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Five questions with Danny Schmidt, a singer and songwriter
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Songwriter Danny Schmidt plays Friday at The Crimson Moon in Dahlonega as part of an in-the-round concert. - photo by JOHN GRUBBS

Jonathan Byrd, Danny Schmidt and Doug and Telisha Williams in the round

When: 8 p.m. Friday
Where: The Crimson Moon Cafe, 24 N. Park St., Dahlonega
How much: $14 advance, $16 at the door
More info: 706-864-3982

Singer-songwriter Danny Schmidt, 36, will join other folk and Americana musicians for an in-the-round concert 8 p.m. Friday at The Crimson Moon Café in Dahlonega.

Schmidt's life has been full of experiences that fueled his creativity as a songwriter, but when he was diagnosed with cancer - without health insurance - in 2003, he had to get creative and find a way to pay his bills.

Before his diagnosis, Schmidt had decided to quit the music business for a career in film, but he never stopped playing his guitar.

Schmidt sold "Home Recordings," a collection of songs originally recorded on his computer for his personal records, to fans as a way to raise money for health expenses. He planned a home concert tour, and bit by bit he paid his debt.

But the experience also led to his return to a professional music career.

We spoke with Schmidt and he gave us a little insight into what inspires him, and how his fans made it all work out.

Question: What is your musical background?

Answer: Well, it started with, like, heavy metal and loud guitar stuff, and then I got into classic rock stuff. And then I got into electric blues stuff and then I got into country blues stuff. And then from there, when I was about 21 or so, I got into acoustic country blues stuff and that's when I got the acoustic guitar and started getting into the songwriting field. I've been primarily a singer-songwriter, totally acoustic guy since then.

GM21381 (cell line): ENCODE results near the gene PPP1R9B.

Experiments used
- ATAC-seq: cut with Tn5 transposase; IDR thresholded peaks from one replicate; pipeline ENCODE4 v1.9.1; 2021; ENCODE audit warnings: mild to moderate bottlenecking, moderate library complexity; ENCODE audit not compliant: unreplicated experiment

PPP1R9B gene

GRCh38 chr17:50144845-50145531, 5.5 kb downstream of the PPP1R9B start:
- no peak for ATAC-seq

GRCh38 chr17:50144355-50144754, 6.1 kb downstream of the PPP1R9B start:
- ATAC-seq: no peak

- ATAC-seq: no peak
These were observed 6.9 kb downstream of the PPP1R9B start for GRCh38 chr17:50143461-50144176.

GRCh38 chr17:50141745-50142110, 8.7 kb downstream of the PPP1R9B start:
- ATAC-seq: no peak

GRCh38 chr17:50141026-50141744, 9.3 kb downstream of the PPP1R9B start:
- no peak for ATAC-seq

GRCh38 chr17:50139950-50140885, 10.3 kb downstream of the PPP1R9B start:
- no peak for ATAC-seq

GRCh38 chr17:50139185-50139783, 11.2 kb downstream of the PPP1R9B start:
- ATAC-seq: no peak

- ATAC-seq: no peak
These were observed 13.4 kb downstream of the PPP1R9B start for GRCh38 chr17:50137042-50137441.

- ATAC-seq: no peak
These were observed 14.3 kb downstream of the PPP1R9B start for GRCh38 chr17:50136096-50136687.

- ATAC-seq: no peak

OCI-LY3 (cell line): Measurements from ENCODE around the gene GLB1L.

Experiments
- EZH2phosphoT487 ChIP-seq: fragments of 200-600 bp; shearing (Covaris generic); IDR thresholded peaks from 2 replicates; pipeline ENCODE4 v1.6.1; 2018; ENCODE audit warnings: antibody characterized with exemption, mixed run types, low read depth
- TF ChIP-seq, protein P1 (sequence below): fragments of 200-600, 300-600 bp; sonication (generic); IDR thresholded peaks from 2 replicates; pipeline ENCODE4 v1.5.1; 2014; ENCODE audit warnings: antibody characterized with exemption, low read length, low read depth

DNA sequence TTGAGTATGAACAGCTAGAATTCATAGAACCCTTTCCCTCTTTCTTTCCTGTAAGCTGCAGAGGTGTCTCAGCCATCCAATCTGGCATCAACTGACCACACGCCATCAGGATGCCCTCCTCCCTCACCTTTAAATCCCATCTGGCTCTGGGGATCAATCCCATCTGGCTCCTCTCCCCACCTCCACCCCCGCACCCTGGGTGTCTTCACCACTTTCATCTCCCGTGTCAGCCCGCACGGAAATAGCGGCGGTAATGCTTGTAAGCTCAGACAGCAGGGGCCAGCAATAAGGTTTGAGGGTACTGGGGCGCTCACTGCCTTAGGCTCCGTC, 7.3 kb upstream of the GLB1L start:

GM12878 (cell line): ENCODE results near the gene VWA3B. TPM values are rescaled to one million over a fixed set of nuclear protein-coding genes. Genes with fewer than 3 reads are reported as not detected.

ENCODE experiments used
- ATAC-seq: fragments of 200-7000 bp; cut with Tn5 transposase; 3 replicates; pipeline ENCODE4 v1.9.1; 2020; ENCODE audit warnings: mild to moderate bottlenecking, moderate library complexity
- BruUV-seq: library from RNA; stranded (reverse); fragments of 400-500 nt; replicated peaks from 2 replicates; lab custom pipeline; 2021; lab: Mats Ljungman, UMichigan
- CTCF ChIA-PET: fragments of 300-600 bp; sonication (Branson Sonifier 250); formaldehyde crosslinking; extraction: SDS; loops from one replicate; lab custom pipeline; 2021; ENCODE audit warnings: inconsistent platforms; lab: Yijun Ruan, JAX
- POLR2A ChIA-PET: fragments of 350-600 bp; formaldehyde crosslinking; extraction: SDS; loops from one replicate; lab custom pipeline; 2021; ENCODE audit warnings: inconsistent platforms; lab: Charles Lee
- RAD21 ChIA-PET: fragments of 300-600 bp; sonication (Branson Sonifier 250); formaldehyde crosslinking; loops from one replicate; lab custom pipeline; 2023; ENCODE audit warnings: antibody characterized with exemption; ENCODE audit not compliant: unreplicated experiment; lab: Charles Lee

Q: What inspires you lyrically?

A: I think probably things that inspire anybody in any way. Just kind of ruminating on things that are going on in the world and things that are going on in our lives. It's not like I'll have some blinding moment of inspiration or anything, it's just that my brain is always stirring over, you know, what's going on with the world, so that when I do sit down with a guitar, I tend to not write very consciously.

Q: How would you describe the theme for your album, "Instead the Forest Rose to Sing?" Did you focus on money?

A: It wasn't like it was a concept album about money or anything like that. It's more like, when I've done a record, I look at which songs I pick to put on it, and why it was I thought there was some sort of commonality amongst those songs. So it's not like I set off in the beginning to write a bunch of songs around some theme. And I wouldn't even call the theme money, per se. I would call it more our values and how we choose to allocate our resources towards our values. That could be money, that could be time, that could be our labor, but I think given the economic times people seem to be focusing on the money element of that. But I think it's really just kind of a small part of the equation.

Q: How did you go about selling "Home Recordings" to offset your medical expenses?

A: I had a job, but I didn't have health insurance, and I had been there three months, and that's when the health stuff hit. So, I was kind of in a conundrum trying to figure out how to pay for $40,000 worth of health debt. I kind of realized that a community in this one network that I had built up when I was playing music was sort of a safety net. It was kind of a real, tangible network of people that could help me out, so I announced to my e-mail list that I had this problem, and I didn't have anything new to sell them; all I have is these home recordings. ... And told them I'd sell it to them for whatever they were willing to pay for them. Somebody would say, I have five bucks to chip in, I have 50 bucks to chip in.

Q: Did that experience give you a closer relationship with your fans?

A: In the folk world, I think, in the independent music world, a personal relationship with the fans is more essential to making it happen. There's not a bunch of money being handed down to bands and artists to promote sort of from the top down, so you sort of build your audience by playing lots of shows and being sociable and having people sign up to a list, and then when you announce a show in a new area, people on your list will help spread the word to people on their list. Now with the social networks, MySpace and Facebook and Twitter and all that, that's a process that more and more bands are doing, not just the folk singers. But that process has been in place in the folk world for a long time.

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